Body Language During an Interview for Job Searchers

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If you are currently searching for a job, a great way to add to your communication techniques is to be aware of your body language. It’s hard to be confident when participating in an interview with a potential employer, so make sure you have correct eye contact, you eliminate the need to fidget and you appear open to the conversation. Following these tips will aid in elevating your confidence and keep you calm.
Most people will say that good eye contact is great in an interview, but do they ever tell you how much? You don’t want to stare a person down, or make them feel uncomfortable if you have too much eye contact. A good rule of thumb is to match the amount of eye contact they give you. Don’t let your eyes wander around the room, but also don’t want to stare or seem like you are trying too hard. Stay confident and practice matching the other persons eye movements while having a conversation.

Everyone has a habit or two that they need to be aware of, when in an interview. Although we all fidget, it seems to make interviewers think that someone isn’t paying attention to what is being said. Keep your hands and feet still while you talk, if you can’t help but to fidget, then use some minimal hand gestures to explain something. Stay still in your chair and only change positions a few times so you don’t look stiff.

Keep yourself open to the conversation at hand. If you hold your body open, then it sends a subconscious signal to your interviewer that you are willing to participate honestly, when they ask questions. Keep your arms and legs straight, but not too straight, never cross them. Keep your body turned toward your potential employer while being interviewed and during your exit. When walking away turn all the way around to give thanks for the interview.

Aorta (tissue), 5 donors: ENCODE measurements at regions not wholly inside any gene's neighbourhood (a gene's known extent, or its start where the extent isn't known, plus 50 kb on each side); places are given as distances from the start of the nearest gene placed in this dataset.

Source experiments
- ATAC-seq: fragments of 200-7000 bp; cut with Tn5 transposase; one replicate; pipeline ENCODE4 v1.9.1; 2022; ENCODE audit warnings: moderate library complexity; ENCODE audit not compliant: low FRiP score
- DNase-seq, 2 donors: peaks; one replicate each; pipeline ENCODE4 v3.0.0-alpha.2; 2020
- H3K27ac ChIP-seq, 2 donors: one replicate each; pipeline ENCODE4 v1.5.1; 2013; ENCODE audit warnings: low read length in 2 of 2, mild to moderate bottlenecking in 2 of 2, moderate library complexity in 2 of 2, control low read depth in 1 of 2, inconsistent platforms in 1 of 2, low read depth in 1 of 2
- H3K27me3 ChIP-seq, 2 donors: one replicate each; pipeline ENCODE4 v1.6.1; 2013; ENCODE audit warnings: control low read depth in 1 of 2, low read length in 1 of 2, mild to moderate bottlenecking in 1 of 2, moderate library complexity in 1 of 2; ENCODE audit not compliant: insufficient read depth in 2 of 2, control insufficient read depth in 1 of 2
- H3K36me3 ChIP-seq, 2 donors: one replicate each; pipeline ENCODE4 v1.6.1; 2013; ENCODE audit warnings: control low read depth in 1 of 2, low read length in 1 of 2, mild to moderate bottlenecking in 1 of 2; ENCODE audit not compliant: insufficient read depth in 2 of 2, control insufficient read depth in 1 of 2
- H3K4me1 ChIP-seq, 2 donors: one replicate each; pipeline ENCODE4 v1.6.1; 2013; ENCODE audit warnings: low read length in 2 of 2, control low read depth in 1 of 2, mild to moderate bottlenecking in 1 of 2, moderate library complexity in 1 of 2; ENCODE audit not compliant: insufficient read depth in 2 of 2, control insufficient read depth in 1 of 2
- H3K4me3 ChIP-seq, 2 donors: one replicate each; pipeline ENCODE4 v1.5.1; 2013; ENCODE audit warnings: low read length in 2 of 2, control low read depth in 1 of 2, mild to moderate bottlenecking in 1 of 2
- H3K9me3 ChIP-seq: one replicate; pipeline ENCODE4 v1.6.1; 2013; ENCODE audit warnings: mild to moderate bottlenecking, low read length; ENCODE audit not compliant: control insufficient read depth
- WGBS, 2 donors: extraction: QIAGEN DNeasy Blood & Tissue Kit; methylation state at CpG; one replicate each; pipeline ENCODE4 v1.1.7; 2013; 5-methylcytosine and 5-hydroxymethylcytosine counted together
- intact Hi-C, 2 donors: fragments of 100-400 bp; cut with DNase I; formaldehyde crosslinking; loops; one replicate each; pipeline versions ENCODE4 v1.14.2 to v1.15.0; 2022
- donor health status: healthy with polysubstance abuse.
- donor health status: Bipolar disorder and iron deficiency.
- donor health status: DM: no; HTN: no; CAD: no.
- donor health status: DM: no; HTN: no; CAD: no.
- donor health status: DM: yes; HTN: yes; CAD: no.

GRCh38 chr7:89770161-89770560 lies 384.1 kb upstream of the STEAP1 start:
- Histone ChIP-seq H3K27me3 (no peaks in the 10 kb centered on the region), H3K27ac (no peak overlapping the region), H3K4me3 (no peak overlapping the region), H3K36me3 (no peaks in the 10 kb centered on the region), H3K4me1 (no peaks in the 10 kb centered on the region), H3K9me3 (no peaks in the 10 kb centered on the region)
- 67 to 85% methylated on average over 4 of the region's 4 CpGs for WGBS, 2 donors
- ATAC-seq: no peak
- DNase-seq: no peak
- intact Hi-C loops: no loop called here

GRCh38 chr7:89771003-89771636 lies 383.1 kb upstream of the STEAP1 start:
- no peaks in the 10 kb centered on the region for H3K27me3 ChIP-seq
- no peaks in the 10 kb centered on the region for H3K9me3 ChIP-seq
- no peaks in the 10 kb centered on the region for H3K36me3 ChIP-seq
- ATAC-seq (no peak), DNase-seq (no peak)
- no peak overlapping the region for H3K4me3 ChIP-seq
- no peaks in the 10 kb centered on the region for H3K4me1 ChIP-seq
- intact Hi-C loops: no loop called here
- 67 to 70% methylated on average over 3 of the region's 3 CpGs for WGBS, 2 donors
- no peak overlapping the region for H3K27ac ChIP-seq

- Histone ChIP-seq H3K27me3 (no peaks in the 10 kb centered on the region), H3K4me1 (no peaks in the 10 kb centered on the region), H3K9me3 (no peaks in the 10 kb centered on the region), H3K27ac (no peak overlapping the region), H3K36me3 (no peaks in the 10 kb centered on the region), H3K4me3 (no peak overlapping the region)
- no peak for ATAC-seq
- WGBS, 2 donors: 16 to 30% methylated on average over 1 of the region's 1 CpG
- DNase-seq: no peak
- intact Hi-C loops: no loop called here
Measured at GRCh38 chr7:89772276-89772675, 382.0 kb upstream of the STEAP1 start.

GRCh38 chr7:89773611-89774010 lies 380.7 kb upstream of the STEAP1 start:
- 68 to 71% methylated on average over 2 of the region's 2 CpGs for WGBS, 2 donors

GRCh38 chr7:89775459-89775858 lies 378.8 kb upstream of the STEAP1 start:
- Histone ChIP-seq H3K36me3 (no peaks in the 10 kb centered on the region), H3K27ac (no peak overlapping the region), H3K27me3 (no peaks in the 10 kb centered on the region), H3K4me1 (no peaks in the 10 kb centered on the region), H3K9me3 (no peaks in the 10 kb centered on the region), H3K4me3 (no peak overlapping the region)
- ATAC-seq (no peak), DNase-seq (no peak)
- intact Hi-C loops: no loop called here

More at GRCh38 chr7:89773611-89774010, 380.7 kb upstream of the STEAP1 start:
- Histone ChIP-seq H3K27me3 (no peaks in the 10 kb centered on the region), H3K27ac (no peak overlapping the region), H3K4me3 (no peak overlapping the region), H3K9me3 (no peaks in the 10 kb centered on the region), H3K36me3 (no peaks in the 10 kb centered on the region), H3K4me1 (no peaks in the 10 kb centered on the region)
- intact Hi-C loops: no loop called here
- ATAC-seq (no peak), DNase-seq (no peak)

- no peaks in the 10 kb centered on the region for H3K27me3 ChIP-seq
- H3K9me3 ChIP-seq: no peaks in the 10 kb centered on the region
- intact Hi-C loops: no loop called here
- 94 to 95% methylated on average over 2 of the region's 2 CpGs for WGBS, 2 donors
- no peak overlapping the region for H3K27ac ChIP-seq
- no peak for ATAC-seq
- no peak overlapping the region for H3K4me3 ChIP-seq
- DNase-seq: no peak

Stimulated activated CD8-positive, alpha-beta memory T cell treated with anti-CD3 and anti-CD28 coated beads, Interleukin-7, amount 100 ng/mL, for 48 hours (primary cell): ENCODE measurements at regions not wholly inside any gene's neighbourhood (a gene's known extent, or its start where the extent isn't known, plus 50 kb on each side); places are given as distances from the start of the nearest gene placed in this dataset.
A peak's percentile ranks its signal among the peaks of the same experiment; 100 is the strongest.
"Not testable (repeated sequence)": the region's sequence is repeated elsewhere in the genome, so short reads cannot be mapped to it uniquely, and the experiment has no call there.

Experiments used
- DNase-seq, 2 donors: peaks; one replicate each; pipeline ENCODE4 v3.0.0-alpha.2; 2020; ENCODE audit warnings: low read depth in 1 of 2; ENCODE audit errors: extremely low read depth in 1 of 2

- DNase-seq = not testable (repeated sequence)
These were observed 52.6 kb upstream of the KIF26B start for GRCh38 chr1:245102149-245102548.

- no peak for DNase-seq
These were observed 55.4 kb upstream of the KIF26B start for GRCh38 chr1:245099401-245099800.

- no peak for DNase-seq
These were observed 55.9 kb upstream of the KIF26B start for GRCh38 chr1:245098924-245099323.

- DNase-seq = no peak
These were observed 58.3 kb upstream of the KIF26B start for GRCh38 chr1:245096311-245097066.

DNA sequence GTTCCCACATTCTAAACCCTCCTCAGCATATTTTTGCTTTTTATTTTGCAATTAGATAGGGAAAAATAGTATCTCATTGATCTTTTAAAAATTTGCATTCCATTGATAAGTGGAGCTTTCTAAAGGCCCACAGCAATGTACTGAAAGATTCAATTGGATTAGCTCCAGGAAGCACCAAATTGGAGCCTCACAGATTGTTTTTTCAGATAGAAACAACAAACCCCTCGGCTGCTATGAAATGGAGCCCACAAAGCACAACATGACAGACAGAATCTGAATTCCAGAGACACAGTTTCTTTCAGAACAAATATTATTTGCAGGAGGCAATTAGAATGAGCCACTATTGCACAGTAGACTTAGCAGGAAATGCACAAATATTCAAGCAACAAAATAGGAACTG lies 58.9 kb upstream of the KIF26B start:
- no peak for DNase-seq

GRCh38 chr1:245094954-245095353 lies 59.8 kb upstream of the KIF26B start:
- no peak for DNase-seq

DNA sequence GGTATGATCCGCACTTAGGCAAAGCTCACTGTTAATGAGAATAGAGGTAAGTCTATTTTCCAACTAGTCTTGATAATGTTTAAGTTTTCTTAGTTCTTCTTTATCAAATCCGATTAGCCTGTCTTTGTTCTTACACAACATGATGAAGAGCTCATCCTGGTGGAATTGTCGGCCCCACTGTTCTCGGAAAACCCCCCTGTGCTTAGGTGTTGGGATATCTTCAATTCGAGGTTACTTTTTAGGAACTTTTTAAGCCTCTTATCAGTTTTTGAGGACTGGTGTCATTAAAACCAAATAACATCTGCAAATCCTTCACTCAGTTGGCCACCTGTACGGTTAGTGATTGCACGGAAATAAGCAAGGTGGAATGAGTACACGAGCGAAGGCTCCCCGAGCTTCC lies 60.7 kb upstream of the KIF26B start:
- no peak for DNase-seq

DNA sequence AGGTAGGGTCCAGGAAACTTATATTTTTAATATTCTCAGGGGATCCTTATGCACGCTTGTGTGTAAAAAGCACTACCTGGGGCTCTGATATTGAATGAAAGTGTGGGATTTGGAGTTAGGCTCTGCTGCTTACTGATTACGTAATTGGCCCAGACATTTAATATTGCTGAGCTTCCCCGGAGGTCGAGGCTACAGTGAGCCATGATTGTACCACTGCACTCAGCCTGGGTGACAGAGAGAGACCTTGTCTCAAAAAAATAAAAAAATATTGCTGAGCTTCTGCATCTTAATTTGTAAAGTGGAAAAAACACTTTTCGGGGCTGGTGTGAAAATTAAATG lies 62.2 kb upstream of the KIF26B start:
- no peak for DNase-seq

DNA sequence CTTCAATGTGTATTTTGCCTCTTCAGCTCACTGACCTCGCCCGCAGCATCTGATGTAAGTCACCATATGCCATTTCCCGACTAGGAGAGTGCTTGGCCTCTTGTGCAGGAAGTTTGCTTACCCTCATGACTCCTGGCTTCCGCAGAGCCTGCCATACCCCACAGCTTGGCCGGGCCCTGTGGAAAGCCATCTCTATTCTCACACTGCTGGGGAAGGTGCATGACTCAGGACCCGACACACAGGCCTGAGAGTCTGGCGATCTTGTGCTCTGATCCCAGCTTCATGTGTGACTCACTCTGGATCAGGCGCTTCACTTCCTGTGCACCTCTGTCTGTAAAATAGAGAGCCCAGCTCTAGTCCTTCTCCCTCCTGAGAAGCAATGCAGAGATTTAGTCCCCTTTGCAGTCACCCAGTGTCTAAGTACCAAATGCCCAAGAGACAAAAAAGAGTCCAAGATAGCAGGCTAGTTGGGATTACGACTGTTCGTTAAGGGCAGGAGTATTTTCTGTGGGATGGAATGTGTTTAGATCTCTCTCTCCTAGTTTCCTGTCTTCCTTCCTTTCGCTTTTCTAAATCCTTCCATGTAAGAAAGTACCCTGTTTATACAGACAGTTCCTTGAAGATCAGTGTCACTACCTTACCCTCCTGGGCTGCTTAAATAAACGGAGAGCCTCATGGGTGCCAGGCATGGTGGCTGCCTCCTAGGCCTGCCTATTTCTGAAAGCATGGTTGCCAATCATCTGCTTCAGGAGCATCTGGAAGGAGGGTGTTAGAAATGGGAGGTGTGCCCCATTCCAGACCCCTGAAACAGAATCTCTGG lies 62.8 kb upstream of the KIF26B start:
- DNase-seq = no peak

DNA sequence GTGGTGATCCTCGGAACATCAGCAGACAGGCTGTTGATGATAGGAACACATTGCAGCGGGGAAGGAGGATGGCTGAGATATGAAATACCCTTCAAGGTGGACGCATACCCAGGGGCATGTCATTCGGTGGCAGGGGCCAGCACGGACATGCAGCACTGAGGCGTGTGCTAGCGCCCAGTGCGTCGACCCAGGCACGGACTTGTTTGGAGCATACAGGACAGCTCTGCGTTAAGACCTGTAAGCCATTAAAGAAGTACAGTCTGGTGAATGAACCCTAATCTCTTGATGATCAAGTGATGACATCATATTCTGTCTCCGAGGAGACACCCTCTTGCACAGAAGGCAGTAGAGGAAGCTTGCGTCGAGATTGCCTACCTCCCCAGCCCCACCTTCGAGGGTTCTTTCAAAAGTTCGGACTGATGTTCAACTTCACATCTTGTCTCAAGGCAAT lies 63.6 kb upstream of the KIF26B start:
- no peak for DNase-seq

One additional communication tip: come up with original words. Think how many times a boss has to hear:

“I look forward to hearing from you…”

“What do you think my chances are?

“Thank you for the opportunity.”

“I await your phone call.”

Don’t be so confident that you are telling someone you expect to get the position, then you become arrogant or a copy cat, which are both bad.

Stay focused on the task at hand, be confident. Assess your body language every few minutes to make sure you are open and aware of the conversation. Respect your potential employer with eye contact and by eliminating your need to fidget, so they can see that you are a serious candidate.

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